Auburn Diplomatic Program provides international experience on campus

Published: March 04, 2015
Font Size

Article body

Auburn University is becoming one of Alabama's most popular destinations for visiting dignitaries from foreign governments through the university's Diplomatic Program. These international representatives provide students with global experience without studying abroad.

"International experiences are becoming a necessity for college graduates to succeed in an expanding global, cultural and economic environment that is already far beyond what previous generations encountered," said Jay Gogue, president of Auburn University.

Guests include consul generals, ambassadors, honorary consul generals, trade commissioners and executives from international firms. While on campus they give a lecture on international affairs and the culture of the country they represent.

"The dignitaries have heard of the university's reputation and always look forward to coming," said Anna Gramberg, Auburn University senior counsel to the president and coordinator of the Diplomatic Program. "Many dignitaries have visited Auburn more than once over the years."

Gogue created the program in 2009 and appointed Bob McGinnis, former vice president for development, to lead it. Gramberg took over the program in 2014 when McGinnis retired. Auburn has hosted diplomats from 15 countries this year, including Germany, Italy, Israel, Canada, Denmark, Ireland and Haiti.

Gramberg is coordinating the international efforts with the class, "Global Fluency and Awareness," which is open to students of all majors. Students attend the guest lectures and have the opportunity to speak individually with the dignitaries.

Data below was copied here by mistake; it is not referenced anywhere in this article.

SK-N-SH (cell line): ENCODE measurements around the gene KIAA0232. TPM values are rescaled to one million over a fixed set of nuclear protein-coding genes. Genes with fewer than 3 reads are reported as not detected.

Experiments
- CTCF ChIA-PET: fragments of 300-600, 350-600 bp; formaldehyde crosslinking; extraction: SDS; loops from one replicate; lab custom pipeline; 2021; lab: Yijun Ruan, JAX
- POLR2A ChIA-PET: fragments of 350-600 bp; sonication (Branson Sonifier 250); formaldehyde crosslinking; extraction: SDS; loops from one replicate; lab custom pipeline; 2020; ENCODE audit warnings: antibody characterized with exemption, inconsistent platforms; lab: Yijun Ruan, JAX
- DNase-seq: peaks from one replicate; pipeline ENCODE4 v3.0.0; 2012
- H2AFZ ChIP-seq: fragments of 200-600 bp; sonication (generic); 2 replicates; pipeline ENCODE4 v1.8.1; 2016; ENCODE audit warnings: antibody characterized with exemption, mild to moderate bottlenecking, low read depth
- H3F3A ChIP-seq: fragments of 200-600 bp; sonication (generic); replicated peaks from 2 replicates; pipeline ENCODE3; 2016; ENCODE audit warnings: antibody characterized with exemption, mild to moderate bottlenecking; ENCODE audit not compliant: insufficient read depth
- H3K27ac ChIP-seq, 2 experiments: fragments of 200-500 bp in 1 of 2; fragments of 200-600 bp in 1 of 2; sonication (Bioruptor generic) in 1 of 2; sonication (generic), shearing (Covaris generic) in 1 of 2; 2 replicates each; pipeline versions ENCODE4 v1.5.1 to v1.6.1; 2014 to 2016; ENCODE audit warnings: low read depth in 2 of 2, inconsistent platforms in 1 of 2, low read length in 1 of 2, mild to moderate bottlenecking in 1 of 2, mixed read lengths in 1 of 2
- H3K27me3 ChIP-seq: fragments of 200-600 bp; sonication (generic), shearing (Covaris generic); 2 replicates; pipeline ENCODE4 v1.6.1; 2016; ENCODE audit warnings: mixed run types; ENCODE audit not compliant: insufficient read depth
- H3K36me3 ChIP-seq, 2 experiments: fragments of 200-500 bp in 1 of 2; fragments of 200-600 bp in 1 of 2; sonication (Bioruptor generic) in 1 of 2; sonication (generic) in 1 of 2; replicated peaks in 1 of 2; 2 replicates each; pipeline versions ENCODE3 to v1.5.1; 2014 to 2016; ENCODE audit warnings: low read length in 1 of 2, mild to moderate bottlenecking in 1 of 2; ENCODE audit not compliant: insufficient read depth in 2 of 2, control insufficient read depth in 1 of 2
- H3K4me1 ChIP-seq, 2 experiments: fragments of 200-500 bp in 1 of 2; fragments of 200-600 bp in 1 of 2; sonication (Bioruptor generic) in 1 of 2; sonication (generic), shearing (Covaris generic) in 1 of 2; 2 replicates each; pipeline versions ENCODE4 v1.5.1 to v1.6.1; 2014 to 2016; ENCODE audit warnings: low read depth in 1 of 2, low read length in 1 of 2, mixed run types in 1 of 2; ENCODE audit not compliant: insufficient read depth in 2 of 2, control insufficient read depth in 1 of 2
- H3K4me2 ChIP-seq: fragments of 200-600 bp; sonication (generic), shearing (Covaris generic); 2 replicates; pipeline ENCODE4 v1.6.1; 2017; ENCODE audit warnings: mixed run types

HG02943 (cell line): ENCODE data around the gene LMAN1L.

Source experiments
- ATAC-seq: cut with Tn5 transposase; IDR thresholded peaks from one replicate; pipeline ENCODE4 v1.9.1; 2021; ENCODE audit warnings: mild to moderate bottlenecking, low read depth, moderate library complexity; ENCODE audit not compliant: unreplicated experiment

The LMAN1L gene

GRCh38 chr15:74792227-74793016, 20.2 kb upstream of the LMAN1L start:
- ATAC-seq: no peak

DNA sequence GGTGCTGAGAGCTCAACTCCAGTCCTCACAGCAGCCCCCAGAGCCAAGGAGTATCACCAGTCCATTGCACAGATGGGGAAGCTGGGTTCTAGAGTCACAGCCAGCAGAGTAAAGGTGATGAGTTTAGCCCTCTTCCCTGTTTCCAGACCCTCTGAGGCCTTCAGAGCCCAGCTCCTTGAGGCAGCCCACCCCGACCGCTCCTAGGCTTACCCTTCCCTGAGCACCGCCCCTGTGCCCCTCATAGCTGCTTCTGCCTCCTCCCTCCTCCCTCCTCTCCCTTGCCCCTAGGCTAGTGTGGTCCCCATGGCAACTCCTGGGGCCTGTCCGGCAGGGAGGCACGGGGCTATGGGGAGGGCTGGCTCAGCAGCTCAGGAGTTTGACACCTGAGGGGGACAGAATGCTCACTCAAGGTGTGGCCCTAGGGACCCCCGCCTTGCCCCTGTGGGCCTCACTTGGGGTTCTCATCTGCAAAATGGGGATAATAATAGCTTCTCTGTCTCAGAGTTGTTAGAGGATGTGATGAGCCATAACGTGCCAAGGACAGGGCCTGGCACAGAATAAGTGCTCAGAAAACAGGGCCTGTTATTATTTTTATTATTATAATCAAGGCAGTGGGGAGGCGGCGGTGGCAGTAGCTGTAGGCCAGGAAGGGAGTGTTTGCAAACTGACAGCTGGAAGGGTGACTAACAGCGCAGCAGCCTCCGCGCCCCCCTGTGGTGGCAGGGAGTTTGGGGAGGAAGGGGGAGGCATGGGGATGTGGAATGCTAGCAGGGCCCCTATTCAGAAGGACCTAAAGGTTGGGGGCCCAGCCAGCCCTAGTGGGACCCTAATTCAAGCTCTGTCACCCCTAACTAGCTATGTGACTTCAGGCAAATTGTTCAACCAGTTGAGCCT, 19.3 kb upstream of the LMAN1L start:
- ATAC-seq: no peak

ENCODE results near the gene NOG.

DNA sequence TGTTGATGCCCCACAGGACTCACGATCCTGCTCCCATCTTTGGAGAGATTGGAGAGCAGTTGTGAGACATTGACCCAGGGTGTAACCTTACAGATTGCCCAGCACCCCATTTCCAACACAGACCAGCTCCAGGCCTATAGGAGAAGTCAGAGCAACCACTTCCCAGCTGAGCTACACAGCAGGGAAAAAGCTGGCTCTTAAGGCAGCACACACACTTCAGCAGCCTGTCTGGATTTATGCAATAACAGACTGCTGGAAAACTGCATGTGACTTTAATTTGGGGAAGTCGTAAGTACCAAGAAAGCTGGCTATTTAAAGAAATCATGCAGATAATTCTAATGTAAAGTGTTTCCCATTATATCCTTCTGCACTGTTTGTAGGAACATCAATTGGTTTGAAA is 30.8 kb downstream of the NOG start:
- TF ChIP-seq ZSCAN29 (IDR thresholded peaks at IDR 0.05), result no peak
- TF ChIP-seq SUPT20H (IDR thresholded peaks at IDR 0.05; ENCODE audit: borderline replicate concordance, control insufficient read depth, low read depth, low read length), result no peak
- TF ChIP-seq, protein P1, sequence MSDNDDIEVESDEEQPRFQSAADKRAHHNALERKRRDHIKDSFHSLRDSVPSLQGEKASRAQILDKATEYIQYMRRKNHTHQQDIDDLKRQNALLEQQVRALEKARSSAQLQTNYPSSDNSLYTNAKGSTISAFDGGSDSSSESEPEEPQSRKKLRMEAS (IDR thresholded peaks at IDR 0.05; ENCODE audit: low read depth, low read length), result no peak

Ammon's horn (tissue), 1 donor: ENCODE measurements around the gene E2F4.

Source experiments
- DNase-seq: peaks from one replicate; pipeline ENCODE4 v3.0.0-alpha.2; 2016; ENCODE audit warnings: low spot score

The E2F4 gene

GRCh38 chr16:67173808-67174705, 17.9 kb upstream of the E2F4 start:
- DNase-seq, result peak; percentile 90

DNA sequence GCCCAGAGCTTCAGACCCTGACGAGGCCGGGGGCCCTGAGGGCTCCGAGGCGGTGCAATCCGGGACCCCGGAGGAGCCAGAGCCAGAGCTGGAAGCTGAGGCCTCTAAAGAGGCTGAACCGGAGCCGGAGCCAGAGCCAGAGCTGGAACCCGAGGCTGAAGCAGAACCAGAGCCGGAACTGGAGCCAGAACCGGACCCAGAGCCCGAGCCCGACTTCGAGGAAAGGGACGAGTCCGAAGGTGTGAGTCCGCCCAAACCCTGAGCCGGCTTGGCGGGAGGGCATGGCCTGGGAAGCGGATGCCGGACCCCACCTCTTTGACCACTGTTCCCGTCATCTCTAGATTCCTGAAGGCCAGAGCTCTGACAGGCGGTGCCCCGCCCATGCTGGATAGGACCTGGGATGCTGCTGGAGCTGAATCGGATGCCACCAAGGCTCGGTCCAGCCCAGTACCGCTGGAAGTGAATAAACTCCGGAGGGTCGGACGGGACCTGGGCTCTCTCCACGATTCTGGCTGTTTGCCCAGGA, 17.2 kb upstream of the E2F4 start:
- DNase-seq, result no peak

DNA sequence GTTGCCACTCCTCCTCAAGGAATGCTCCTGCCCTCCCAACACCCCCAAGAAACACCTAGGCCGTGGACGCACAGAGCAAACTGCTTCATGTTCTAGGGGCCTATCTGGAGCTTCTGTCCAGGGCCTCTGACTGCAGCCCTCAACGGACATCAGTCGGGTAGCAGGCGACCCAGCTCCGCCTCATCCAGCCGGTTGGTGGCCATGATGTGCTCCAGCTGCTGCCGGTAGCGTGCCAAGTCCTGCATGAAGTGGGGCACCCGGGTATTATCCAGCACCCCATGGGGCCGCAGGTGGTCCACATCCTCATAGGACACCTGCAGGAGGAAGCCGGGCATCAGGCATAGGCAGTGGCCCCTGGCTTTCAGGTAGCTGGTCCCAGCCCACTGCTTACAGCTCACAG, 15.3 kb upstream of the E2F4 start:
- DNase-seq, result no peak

The Auburn University Diplomatic Program partners with other programs on campus, such as the Honors College, Auburn Abroad and the Graduate School. The program also gives faculty and staff the opportunity to collaborate with dignitaries on internship programs, study abroad opportunities and memorandums of understanding. local high school students are also attending the events.

Gramberg says the program works as a two-way outreach initiative, introducing students to new cultures and the expansion of Auburn's reputation.

"It exposes students to diverse cultures and provides them with knowledge of international business dealings," she said. "Dignitaries are able to further promote the university's reputation worldwide."

Auburn research is extended as well by connecting faculty with the dignitaries to discuss global research issues and areas in which their home country has a need. Many dignitaries express an interest in fisheries and agriculture.

Tours of Auburn's research facilities, as well as campus and the recreation center offer dignitaries a glimpse of Auburn.

"Diplomats leave with a good impression of Auburn's facilities, students and great leaders. In return, they spread the word about the university around the world," Gramberg said.

More information about the Auburn University Diplomatic Program is available by contacting Gramberg at

Related Links